The relation between social capital and burnout: a longitudinal study
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Although social capital approach has showed its merits in predicting well-being and health in the working environment, studies examining the relation between social capital and burnout are scarce and limited to cross-sectional studies in the health care sector. This study aims to explore the longitudinal relationship between workplace social capital and burnout in a Belgian company in the energy sector. An additional aim was to assess whether the relation between workplace social capital and the dimensions of burnout was independent of job characteristics, i.e., the level of decision-making autonomy and task variety, and demographical variables.
Analyses are conducted on the questionnaire data of 473 workers who participated at the two waves (2013 and 2014) of a longitudinal study.
The results showed a negative relation between social capital and distance and a positive relation between social capital and competence, after 1-year follow-up and after adjustments for baseline levels of the respective burnout dimension. In contrast with the literature, no relation between social capital and emotional exhaustion was found after adjustment for baseline level of emotional exhaustion. After additional adjustments were made for the job characteristics ‘decision-making autonomy’ and ‘task variety’, the relation between social capital and competence disappeared.
This study delivered evidence for the lagged relation between social capital and distance, even after controlling for demographical and job characteristics. Therefore, the findings suggest that organizations should pay attention to strategies enhancing social interaction, enabling to increase the levels of support, reciprocity, sharing and trust, in the prevention of burnout.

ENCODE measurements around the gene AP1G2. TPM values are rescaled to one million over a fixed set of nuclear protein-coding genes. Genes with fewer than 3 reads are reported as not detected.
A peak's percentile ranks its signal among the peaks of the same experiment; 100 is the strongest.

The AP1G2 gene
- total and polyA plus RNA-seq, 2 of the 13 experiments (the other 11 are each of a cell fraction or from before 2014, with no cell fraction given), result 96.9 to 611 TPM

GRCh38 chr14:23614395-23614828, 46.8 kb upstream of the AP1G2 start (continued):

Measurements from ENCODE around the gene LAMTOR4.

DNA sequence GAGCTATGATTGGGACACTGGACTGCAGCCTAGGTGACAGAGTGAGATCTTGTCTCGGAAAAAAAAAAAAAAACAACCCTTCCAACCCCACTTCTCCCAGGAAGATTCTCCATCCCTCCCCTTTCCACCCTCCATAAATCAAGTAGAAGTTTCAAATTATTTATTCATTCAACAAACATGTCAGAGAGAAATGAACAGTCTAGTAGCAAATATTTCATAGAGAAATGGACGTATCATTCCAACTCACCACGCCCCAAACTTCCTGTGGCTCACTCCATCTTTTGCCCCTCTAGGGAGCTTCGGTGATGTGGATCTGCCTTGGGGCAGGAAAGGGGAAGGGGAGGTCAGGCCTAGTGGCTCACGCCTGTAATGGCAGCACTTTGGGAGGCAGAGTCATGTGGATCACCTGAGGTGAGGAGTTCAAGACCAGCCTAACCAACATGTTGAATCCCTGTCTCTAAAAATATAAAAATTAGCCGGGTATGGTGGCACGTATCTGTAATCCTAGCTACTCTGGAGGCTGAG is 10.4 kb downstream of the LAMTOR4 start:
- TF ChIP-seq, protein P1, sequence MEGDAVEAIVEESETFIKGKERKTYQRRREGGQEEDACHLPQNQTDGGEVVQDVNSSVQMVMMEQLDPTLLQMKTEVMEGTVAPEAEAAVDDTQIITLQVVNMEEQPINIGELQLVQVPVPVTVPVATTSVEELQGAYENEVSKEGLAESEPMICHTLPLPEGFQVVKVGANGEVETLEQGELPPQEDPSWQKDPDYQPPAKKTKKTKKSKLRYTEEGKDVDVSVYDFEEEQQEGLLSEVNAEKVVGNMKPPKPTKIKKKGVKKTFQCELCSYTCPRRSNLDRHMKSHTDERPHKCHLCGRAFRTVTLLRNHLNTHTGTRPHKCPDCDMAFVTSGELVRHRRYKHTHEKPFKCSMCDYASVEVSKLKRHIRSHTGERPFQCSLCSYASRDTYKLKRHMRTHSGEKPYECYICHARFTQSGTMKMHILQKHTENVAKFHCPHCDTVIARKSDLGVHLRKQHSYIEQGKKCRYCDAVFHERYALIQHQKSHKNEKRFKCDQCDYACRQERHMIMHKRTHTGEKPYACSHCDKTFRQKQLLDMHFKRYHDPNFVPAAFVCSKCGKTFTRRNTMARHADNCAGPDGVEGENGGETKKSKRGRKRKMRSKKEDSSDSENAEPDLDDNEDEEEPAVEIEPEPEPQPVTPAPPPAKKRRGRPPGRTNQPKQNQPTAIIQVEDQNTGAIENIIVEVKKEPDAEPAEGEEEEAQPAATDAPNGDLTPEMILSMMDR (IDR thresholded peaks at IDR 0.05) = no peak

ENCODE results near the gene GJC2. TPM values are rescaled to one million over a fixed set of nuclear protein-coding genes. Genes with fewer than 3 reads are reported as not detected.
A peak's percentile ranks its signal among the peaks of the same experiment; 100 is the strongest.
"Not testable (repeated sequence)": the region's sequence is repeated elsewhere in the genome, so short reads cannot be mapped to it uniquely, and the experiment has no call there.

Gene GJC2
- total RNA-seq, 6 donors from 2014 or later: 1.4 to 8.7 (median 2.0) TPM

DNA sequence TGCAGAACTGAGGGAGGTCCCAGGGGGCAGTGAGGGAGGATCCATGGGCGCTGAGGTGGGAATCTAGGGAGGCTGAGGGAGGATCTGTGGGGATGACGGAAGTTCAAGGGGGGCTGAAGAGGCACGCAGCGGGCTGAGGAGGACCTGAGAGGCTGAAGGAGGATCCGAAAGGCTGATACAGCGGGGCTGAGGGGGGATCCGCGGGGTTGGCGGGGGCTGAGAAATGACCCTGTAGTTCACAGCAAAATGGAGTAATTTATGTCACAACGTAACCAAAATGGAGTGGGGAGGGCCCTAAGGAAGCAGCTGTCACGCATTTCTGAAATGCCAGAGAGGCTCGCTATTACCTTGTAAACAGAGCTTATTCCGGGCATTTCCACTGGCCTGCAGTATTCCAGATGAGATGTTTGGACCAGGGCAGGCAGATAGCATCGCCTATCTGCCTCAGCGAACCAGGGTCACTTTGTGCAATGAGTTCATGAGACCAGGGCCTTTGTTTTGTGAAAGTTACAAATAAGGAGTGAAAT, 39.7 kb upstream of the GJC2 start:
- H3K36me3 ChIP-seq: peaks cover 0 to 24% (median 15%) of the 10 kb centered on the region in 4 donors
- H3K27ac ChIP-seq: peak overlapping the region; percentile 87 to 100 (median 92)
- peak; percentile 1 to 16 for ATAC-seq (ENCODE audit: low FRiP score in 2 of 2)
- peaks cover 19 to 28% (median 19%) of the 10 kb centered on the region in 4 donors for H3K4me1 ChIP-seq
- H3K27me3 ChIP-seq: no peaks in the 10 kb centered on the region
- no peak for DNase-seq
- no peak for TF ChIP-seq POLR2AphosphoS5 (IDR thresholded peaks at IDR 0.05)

KeywordsEmotional exhaustion Distance Competence Longitudinal study Technology sector
Compliance with ethical standards
Conflict of interest
The authors declare that they have no conflict of interest.
All procedures performed in studies involving human participants were in accordance with the ethical standards of the institutional and/or national research committee and with the 1964 Helsinki declaration and its later amendments or comparable ethical standards. In line with the ethical committee decision and the prescribed ethical standards, a cover letter was attached to the survey, explaining the purpose of the study and stating that results would be used in scientific publications and a doctoral dissertation.
Informed consent was obtained from all individual participants included in the study.
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